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Suggested Citation:"Summary." National Academies of Sciences, Engineering, and Medicine. 2020. Transit Signal Priority: Current State of the Practice. Washington, DC: The National Academies Press. doi: 10.17226/25816.
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Suggested Citation:"Summary." National Academies of Sciences, Engineering, and Medicine. 2020. Transit Signal Priority: Current State of the Practice. Washington, DC: The National Academies Press. doi: 10.17226/25816.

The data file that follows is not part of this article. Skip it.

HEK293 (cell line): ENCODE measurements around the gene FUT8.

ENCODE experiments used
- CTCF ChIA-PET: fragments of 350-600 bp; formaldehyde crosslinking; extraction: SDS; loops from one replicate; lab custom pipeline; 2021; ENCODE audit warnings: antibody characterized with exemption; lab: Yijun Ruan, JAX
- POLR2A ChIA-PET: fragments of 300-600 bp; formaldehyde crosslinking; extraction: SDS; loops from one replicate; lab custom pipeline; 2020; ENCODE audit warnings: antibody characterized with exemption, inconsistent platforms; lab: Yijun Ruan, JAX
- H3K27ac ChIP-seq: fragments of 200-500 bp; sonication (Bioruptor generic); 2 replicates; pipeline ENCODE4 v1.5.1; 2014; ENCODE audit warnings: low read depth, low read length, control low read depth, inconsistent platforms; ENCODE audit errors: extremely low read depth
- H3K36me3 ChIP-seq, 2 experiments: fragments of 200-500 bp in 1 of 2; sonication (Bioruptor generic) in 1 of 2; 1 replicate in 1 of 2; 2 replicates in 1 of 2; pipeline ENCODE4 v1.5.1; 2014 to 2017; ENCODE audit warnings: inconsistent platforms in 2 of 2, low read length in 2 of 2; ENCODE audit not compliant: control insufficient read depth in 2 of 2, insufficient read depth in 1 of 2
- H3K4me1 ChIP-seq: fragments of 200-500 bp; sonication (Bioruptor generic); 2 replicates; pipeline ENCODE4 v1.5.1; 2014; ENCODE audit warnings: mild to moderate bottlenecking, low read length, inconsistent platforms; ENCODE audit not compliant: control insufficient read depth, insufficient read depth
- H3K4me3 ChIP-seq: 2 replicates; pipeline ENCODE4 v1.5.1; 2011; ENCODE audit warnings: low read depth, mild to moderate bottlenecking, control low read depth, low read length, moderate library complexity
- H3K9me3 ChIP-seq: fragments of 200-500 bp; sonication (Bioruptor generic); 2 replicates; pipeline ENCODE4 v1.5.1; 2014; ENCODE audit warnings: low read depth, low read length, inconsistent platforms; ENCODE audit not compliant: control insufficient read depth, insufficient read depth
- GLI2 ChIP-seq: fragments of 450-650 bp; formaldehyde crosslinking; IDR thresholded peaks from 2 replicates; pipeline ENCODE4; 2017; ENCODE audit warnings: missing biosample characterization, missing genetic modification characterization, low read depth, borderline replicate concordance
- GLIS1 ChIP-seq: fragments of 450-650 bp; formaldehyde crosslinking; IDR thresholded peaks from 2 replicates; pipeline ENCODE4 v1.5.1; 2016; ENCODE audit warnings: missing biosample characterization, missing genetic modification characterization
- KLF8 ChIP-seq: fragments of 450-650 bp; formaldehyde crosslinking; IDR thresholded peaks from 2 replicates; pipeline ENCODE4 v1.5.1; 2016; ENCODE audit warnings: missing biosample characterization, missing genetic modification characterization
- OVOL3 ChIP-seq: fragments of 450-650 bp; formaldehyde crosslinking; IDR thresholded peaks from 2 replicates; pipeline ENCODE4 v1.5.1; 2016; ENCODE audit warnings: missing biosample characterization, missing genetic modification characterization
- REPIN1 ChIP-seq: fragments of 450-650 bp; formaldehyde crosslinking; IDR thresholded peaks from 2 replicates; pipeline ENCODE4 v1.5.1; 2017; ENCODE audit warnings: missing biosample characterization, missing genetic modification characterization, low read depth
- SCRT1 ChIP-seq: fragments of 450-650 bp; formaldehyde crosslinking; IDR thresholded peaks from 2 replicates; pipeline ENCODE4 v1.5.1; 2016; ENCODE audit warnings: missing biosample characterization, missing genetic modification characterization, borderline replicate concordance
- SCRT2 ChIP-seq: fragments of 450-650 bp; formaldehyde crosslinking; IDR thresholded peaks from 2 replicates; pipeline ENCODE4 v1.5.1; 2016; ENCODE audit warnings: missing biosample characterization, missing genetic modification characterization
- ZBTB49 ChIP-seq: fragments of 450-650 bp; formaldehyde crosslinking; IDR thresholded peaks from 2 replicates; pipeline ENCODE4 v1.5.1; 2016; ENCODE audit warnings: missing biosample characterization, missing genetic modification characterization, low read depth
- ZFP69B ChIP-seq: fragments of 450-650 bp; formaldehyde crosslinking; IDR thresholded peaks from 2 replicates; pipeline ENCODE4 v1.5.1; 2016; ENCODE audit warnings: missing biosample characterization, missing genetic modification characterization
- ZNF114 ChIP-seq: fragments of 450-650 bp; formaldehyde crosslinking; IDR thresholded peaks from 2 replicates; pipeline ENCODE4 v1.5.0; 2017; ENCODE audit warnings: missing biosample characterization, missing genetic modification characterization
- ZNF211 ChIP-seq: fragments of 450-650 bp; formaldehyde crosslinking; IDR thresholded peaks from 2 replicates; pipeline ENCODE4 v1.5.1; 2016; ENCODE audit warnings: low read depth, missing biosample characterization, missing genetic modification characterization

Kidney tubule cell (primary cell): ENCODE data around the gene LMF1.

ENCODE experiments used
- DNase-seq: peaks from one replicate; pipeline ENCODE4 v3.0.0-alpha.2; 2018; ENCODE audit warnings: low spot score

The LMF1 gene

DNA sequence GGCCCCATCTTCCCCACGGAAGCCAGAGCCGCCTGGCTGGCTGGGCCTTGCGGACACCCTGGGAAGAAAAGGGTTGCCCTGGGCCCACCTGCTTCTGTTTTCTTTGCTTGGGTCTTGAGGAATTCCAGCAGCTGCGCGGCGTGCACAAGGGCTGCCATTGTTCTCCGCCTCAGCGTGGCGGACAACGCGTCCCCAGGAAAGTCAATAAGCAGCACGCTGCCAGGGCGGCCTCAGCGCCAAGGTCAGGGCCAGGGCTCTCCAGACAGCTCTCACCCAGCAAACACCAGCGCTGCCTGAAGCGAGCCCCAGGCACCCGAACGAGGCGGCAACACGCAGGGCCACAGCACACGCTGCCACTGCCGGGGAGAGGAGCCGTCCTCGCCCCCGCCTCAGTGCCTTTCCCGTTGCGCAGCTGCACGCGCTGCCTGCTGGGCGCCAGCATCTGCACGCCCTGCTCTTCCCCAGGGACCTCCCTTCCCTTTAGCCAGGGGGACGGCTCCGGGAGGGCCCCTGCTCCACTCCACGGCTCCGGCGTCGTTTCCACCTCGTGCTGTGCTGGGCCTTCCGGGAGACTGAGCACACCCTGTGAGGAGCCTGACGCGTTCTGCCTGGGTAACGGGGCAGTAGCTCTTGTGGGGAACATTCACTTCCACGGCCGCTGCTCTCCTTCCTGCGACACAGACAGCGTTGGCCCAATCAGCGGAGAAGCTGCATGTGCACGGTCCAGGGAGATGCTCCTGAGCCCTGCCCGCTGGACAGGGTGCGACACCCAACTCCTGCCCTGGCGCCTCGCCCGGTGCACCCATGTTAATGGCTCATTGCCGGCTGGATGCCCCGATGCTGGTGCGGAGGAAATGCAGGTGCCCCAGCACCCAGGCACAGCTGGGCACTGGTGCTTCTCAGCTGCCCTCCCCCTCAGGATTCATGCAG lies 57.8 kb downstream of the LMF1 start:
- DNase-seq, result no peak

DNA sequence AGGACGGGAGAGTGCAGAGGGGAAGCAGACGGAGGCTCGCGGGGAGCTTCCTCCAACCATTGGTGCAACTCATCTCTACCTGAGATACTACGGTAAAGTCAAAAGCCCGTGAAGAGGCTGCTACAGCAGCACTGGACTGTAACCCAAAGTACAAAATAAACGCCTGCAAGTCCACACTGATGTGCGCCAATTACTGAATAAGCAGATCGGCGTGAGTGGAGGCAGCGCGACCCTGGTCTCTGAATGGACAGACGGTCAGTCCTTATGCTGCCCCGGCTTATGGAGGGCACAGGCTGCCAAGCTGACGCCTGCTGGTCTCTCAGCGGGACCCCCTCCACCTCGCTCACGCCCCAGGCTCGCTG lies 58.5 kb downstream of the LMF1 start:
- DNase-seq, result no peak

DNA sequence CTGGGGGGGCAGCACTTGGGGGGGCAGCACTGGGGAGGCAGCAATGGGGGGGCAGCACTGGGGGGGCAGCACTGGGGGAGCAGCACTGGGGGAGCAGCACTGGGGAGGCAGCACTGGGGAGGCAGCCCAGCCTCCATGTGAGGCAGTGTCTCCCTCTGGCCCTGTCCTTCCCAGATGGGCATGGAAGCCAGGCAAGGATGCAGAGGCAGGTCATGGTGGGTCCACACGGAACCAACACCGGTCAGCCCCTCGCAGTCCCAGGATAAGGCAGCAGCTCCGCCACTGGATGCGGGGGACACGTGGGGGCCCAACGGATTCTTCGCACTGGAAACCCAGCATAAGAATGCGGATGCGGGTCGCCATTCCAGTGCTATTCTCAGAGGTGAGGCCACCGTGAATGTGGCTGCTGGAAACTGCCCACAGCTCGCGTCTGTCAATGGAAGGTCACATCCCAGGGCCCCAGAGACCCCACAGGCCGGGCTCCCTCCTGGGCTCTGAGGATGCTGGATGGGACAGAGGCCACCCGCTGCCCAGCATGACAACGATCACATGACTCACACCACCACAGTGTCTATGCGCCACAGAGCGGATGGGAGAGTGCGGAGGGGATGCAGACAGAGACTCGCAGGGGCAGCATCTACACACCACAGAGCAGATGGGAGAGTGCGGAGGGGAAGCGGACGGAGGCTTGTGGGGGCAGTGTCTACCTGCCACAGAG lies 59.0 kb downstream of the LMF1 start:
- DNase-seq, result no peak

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1 There are many external factors that contribute to delay and unreliability of bus transit, including several factors related to traffic and traffic control devices such as traffic signals. Transit signal priority (TSP) is one tool in the toolbox for transit agencies and their local partner agencies to improve the quality of transit service. Under the right conditions, TSP can help decrease travel times, reduce travel time variability, and improve schedule or headway adherence by providing transit vehicles with priority at traffic signals. However, TSP systems are not one size fits all. TSP systems can be designed and implemented in almost as many ways as can be imagined, and each system may interact differently with local traffic and pedestrian patterns and achieve different results—in terms of both transit benefits and impacts on other travelers. Because of the wide variety of possibilities for TSP systems and strategies, having a firm grasp on the current state of the practice is critical. This synthesis aims to provide readers with an up-to-date review of the academic and professional literature on bus TSP, as well as with a summary of the current state of bus TSP practices at North American transit agencies, through a survey of 46 transit agencies and documentation of five transit agency case examples. The case examples include the San Diego Metropolitan Transit System, the San Francisco Municipal Transportation Agency, the Toronto Transit Commission, the Rhode Island Public Transit Authority, and King County Metro Transit. TSP systems are defined by their architectures, business rules, and parameters. Archi- tecture refers to what physical and virtual components and modules provide TSP and how those components and modules work together and communicate. Business rules refer to the governing logic that determines when buses can request priority (e.g., buses must be late) or when intersections can grant priority (e.g., at all times except for rush hours). Parameters refer to the specific values used by each business rule (e.g., buses must be at least 60 seconds late to request priority). This report provides additional detail about potential architectures, business rules, and parameters, and explains some of the basic tradeoffs associated with implementing TSP. According to the survey results, most transit agencies’ TSP systems (77%) are decen- tralized (i.e., buses communicate directly to traffic signals instead of to a centralized back end), but many transit agencies are investigating center-to-center and GPS-based systems. Transit agencies that use bus TSP have a wide variety of business rules and parameters built into their TSP systems. Most TSP systems (58%) allowed buses to request priority regardless of their operational state (e.g., whether on time or late). TSP systems that did have a business rule to limit priority requests from buses (42%) used a schedule adherence rule so that buses requested priority only when running late. For most TSP systems in the survey (65%), priority is given by extending a green light, activating a green light early, S U M M A R Y Transit Signal Priority: Current State of the Practice